In te ao Māori, the body is tapu, sacred. How we treat our bodies affects how they can do their job carrying us through life. Similarly, how we treat the earth impacts the way it gives back to us. We will see a better world when we look after it.

These amazing four young women are inspiring others to become kaitiaki of their environments, all through doing remarkable things with their bodies.

The writer wishes to acknowledge the support of YWCA Aotearoa for their help and aroha with this series.

No items found.
Creativity, evocative visual storytelling and good journalism come at a price. Support our work and join the Ensemble membership program

The wāhine using their bodies to fuel their climate activism

Photo / Unsplash

Climate change is not just happening to the earth: it’s happening to the bodies on earth. We are all starting to feel, deep within our bones, the changing shifting climate around us.

This week we launch a new content series 'Earth, Body & Soul', which will showcase four incredible climate activists who use some part of their body to fuel their climate activism. They might use their legs to dance, their arms to dive, their voice to speak up or their eyes to create art.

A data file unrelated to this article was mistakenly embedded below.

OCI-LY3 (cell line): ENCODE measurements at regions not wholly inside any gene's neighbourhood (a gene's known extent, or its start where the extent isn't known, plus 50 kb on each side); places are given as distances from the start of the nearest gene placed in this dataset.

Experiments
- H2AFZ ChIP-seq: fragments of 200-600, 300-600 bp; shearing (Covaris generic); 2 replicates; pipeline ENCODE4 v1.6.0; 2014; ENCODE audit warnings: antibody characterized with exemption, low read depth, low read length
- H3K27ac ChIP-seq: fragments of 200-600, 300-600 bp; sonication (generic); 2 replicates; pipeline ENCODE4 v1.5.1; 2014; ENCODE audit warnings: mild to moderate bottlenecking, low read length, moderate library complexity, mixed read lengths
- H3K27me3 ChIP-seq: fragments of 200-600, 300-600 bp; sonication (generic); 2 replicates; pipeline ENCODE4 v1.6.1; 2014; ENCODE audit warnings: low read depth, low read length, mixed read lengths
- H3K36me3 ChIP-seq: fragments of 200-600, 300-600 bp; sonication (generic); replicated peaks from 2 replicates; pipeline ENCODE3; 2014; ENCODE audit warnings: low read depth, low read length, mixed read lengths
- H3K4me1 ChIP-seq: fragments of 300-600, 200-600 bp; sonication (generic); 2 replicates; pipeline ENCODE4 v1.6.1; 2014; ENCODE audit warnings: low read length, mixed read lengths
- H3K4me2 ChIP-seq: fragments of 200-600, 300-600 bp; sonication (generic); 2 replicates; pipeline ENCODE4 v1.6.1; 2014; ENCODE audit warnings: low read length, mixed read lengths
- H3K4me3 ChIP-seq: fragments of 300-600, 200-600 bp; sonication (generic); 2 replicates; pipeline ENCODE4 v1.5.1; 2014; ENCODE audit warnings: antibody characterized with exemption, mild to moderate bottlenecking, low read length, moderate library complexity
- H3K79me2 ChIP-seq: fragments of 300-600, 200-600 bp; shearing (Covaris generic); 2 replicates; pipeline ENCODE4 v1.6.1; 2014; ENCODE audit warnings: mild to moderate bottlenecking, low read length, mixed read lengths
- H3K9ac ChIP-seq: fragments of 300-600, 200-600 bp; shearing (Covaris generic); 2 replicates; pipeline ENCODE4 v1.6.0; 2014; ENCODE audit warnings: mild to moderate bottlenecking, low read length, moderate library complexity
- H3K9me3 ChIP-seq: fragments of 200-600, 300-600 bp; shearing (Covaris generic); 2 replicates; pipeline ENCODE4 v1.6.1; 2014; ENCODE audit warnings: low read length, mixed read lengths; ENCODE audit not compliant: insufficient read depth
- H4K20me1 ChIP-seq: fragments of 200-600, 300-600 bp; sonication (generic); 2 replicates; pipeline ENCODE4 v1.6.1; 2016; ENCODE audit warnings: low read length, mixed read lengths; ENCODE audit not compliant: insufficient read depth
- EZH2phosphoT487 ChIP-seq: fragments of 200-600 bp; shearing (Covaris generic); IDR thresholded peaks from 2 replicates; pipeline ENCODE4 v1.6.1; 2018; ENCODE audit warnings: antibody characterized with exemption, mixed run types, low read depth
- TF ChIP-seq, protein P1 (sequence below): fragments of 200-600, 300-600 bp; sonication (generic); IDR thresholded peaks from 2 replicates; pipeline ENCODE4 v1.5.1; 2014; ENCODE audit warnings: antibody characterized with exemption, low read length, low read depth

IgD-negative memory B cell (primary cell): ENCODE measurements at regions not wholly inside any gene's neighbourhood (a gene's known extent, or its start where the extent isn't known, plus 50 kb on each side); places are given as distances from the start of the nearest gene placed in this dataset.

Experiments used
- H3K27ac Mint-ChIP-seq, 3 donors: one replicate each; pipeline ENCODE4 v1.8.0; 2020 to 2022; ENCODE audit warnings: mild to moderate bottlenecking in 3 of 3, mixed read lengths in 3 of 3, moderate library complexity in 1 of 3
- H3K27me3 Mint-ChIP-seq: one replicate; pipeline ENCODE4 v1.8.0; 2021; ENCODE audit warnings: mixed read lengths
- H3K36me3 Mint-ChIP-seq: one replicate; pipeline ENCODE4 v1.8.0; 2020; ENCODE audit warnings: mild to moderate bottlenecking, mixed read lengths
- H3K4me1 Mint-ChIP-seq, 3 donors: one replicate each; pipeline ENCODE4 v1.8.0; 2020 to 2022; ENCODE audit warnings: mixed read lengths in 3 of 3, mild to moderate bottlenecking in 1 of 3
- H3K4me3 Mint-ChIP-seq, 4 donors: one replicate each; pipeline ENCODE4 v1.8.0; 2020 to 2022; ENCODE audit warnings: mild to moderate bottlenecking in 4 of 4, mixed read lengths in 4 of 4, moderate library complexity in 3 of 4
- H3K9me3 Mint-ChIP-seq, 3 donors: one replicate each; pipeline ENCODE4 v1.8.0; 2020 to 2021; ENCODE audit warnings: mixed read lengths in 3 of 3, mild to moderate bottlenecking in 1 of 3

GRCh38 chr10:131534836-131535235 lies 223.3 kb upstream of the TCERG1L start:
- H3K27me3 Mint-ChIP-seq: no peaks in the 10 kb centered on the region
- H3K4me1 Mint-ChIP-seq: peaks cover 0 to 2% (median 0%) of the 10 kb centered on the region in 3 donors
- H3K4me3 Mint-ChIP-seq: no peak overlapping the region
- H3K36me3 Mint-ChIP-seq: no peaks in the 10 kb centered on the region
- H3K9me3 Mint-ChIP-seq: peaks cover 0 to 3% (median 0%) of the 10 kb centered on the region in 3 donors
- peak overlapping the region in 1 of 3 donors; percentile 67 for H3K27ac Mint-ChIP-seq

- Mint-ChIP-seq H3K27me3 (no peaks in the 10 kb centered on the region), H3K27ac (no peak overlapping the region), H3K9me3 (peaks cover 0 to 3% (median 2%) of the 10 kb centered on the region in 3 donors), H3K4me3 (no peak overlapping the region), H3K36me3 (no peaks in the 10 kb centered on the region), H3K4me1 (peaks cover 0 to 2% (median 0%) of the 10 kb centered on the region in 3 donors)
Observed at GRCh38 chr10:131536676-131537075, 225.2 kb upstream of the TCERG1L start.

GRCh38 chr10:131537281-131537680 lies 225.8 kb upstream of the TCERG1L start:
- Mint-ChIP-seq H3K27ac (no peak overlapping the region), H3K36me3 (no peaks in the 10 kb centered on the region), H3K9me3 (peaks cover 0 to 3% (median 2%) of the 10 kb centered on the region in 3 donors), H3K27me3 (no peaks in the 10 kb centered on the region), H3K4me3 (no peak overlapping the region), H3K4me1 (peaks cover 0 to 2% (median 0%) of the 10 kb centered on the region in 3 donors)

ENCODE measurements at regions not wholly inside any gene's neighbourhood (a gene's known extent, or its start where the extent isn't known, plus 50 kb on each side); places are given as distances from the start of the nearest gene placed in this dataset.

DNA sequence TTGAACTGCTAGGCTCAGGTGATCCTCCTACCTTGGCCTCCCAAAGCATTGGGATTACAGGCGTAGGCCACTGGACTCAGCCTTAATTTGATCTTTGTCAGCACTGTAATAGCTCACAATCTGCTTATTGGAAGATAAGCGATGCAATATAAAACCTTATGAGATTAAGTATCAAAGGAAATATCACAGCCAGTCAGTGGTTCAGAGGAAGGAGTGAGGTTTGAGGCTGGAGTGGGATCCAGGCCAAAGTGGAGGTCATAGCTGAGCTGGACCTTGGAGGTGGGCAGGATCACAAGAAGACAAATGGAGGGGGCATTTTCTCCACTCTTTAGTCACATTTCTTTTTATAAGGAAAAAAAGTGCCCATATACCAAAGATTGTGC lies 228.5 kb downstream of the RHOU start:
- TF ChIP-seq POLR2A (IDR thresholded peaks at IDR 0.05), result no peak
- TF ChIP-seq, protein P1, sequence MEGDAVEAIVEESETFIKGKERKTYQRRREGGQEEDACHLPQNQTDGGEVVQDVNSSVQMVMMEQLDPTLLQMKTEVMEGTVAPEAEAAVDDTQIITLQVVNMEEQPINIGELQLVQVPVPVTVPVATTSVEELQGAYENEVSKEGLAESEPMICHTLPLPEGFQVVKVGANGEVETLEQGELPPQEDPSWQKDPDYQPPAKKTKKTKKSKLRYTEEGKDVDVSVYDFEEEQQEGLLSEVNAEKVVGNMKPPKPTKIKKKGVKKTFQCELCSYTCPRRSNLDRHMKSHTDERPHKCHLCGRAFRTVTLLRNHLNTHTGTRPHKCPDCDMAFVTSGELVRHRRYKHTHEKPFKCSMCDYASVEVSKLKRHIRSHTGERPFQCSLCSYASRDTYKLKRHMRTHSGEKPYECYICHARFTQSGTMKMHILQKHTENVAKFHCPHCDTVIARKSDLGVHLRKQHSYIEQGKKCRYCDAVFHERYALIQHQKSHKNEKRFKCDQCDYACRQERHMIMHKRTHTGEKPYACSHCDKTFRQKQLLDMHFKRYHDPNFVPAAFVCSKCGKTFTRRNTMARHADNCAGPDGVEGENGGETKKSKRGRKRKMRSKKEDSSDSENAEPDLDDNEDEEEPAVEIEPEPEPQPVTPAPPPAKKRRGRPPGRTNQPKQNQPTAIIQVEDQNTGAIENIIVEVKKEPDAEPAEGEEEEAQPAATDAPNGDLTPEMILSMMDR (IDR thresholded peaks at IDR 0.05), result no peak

The first story in the series is with the incredible environmental advocate Brianna Fruean, who uses Siva Samoa [dance] as a tool to help protect our planet. She was also just awarded the Global Citizen Price Award for Oceania, at a ceremony held in New York.

The more bodies are thought of as something ‘from’ the earth, something connected to the planet and the ecology around us, the more we will realise that each and every one of us, and our bodies, are part of the solution for climate change. 

This series also celebrates the wisdom of indigenous people, who represent 5% of the world’s population but protect 80% of the earth’s remaining biodiversity. As indigenous climate activist, Hindou Oumarou Ibrahim, says, “without traditional knowledge, there is no climate change”. Within indigenous populations, this work is not viewed as a job but a duty to the land, and the earth we all live on.

In te ao Māori, the body is tapu, sacred. How we treat our bodies affects how they can do their job carrying us through life. Similarly, how we treat the earth impacts the way it gives back to us. We will see a better world when we look after it.

These amazing four young women are inspiring others to become kaitiaki of their environments, all through doing remarkable things with their bodies.

The writer wishes to acknowledge the support of YWCA Aotearoa for their help and aroha with this series.

Creativity, evocative visual storytelling and good journalism come at a price. Support our work and join the Ensemble membership program
No items found.